There are two fault-based defenses that a person who was served with divorce papers (also referred to as the defendant) can effectively utilize: recrimination and condonation. Condonation may be used when the defendant can prove that their conduct was forgiven or overlooked by their former partner (also known as the plaintiff). Recrimination may be brought up in court if both spouses’ conduct could be considered offensive or detrimental. Recrimination and condonation are only applicable to divorces that are requested due to adultery. These defenses are not evaluated when any other kind of fault has been brought up.

What is an annulment?

Annulment basically acts as if a particular marriage never existed. There must be clear proof to validate a person’s claims that the marriage was invalid. Annulments don’t happen nearly as often as divorces in Maryland, but they have been granted from time to time. Judges are typically much more likely to grant a divorce instead of an annulment.

Why would someone choose to have their marriage annulled?

Religious and theological reasons are sometimes brought up when a person has chosen to annul their marriage. They may also list one or more of the faults listed above. There could also have been reasons which would declare their marriage to be nonexistent. Some of those elements are as follows:

  1. One or both parties were mentally unable to understand the marital contract or had been declared legally insane.
  2. One or both people were already married to another person at the time.
  3. The partners are already related to one another by marriage or birth.

If one or more of those circumstances exist, the marriage in question could be declared null and void. The marital union would also be invalid. The validity of that marriage would need to be evaluated in court. A marriage can be voided if any or all the following can be proven:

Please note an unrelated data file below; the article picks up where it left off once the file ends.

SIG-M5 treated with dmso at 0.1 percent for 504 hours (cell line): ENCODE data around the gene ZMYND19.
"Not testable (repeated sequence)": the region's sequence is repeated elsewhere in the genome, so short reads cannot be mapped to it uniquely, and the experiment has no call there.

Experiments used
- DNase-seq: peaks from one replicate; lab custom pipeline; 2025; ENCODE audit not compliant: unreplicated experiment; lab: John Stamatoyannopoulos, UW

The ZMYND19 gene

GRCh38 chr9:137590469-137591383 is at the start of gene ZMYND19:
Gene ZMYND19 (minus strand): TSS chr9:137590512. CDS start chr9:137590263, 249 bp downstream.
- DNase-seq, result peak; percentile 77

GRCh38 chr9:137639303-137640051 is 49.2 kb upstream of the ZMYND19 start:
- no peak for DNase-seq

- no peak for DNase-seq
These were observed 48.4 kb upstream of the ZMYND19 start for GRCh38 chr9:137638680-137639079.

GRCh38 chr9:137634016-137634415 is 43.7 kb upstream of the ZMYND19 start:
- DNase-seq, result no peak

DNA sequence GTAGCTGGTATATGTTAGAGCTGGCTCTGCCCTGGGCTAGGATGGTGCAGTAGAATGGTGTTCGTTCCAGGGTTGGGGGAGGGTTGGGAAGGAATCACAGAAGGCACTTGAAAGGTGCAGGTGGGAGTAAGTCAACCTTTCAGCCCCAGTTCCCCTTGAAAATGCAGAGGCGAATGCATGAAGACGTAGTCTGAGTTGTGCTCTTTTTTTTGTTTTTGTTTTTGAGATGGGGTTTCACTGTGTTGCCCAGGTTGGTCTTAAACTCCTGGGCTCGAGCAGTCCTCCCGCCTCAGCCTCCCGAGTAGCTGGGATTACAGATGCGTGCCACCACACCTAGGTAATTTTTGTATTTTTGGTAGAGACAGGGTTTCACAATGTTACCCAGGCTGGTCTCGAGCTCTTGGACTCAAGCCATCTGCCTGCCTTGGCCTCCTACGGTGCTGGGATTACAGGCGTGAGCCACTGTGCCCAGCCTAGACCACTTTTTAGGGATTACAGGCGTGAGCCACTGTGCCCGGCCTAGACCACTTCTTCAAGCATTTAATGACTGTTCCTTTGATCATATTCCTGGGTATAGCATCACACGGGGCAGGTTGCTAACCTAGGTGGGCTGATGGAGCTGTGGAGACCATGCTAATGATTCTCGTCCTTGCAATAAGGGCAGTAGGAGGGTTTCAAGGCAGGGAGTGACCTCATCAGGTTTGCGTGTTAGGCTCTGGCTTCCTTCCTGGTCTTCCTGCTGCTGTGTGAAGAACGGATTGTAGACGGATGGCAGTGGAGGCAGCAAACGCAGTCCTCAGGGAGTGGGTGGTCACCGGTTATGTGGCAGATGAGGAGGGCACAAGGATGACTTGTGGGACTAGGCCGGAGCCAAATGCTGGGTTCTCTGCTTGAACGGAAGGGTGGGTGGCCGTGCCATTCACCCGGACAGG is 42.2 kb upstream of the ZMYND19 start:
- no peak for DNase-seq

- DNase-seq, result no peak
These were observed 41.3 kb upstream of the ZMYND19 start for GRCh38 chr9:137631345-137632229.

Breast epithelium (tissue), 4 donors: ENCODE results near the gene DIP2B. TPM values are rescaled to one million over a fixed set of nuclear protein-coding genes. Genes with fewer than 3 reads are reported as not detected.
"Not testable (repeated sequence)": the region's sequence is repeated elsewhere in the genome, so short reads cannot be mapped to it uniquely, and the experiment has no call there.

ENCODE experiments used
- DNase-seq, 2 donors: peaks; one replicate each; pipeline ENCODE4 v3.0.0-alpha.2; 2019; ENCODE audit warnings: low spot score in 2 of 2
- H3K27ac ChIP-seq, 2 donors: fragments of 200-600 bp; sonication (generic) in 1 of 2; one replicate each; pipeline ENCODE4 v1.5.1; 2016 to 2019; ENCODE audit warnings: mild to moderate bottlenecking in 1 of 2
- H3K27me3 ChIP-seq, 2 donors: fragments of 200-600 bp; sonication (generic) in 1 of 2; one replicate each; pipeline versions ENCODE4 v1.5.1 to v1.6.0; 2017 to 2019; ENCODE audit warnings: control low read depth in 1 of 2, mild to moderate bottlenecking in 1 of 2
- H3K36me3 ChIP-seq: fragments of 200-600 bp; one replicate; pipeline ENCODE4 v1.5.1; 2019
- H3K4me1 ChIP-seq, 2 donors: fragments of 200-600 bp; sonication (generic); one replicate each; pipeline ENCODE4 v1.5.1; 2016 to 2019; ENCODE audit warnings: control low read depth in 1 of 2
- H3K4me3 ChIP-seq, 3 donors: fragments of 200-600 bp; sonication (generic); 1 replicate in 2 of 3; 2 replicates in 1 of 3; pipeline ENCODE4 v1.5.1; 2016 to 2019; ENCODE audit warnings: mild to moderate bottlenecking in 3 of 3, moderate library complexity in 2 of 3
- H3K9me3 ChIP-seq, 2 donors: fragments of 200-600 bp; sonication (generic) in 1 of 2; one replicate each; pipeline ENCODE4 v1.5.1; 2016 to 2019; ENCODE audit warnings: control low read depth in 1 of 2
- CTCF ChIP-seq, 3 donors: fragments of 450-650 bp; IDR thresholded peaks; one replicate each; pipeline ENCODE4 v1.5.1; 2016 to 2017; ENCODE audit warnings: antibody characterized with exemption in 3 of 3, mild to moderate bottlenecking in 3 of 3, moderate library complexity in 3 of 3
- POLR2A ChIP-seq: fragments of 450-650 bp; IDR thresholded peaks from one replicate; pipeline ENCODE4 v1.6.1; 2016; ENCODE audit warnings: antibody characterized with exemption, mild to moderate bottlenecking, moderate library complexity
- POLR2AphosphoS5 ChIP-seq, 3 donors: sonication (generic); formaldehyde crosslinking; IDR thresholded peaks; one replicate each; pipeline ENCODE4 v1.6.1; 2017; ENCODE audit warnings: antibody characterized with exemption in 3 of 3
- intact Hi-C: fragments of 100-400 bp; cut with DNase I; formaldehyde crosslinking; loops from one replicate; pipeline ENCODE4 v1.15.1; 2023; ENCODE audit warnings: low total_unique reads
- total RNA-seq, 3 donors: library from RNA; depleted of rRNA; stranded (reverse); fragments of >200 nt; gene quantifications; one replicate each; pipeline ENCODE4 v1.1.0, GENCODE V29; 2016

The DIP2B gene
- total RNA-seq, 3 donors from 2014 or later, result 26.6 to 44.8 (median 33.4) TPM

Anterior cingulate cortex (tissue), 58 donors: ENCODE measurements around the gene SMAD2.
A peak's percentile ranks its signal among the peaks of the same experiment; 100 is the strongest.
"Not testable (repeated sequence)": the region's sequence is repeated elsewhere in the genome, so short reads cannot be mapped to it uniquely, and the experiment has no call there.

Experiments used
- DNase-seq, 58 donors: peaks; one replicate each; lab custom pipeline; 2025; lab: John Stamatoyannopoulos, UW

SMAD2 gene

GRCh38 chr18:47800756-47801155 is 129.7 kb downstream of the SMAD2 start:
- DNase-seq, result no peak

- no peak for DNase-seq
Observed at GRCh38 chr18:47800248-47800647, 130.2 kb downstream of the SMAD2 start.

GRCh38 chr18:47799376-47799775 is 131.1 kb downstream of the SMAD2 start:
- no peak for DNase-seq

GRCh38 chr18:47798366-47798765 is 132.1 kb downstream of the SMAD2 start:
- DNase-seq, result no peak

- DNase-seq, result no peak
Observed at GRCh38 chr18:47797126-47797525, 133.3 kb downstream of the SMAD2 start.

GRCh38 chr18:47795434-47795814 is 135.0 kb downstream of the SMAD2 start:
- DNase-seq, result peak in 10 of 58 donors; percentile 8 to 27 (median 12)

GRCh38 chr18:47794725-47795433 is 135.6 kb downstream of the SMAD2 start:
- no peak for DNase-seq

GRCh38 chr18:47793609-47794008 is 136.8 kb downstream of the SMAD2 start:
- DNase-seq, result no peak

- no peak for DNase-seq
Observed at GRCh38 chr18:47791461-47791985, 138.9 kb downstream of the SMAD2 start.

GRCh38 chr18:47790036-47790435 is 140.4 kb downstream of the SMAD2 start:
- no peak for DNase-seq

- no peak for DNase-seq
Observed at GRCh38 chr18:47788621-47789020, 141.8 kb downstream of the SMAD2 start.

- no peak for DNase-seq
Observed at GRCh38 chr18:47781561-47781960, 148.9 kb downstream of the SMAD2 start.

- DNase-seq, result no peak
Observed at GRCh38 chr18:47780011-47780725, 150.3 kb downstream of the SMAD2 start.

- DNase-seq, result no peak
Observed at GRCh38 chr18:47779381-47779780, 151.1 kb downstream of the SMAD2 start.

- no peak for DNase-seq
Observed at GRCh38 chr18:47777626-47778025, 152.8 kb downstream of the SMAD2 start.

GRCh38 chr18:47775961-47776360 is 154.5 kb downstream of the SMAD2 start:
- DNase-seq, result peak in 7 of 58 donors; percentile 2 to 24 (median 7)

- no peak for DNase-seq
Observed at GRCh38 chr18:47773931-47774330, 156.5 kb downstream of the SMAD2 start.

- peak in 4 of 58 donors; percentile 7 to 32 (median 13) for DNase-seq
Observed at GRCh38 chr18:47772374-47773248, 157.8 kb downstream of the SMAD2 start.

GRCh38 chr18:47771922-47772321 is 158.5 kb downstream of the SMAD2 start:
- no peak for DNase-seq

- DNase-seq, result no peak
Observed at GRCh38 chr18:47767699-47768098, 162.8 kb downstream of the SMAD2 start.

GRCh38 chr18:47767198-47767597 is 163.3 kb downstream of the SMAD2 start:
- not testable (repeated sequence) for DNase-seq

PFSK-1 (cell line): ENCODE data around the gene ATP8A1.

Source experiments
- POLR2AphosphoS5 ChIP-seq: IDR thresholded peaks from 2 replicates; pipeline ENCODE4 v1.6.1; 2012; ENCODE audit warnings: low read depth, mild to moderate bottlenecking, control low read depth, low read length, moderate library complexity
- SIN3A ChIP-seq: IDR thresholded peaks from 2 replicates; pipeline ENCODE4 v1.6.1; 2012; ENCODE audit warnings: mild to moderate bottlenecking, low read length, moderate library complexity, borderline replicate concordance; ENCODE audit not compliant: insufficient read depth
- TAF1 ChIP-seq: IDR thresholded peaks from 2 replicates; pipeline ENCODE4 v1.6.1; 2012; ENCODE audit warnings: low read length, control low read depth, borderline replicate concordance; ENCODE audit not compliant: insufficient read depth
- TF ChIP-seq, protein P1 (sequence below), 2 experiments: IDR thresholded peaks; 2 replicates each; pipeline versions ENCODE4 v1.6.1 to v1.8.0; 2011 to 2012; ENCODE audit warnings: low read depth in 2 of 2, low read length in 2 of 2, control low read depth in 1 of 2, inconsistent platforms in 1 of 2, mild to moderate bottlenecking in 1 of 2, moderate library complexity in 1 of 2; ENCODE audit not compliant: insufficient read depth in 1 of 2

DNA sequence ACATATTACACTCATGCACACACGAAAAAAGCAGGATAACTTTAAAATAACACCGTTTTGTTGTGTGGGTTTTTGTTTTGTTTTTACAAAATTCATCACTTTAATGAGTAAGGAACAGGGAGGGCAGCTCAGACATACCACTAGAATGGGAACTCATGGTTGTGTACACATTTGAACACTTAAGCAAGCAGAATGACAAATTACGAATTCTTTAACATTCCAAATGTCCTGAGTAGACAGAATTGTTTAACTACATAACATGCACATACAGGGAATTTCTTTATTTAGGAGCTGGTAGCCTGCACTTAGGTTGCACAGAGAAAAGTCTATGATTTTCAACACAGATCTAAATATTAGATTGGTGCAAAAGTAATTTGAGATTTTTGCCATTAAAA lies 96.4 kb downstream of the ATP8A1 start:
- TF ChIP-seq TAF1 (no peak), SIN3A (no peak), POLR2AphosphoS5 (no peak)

• One or both parties didn’t properly understand marital consent.
  • The person who officiated the marriage ceremony lacked the legal authority to do so.
  • One or both people in the marriage was unable to physically engage in sexual activity with their partner.
  • Marital consent was acquired through force, duress, or fraud.
  • One or both parties was under the age of 18 at the time. Exceptions to this rule are if that particular person had both a physician’s certification of pregnancy and parental consent or if parental consent was given to the underage person who was at least 16 years of age or older.

Child support and property rights will be protected after an annulment has been awarded. The annulment decree will specify those provisions, as well as any alimony that may be required. Any children that the couple had together will remain legitimate even after the annulment.

The decision to end a marriage is never easy. Personal relationships will be forever changed regardless of the route you take. If you have questions, we have answers. Contact us today to set up a no-obligation consultation. Our trained professionals will sit down and listen to what you have to say. We’ll provide you with insight as to possible outcomes and next steps. We can even represent you in court if you wish. Getting you back on track again as soon as possible is our ultimate goal. It may take some time, but you’ll be back to loving life again before you realize it.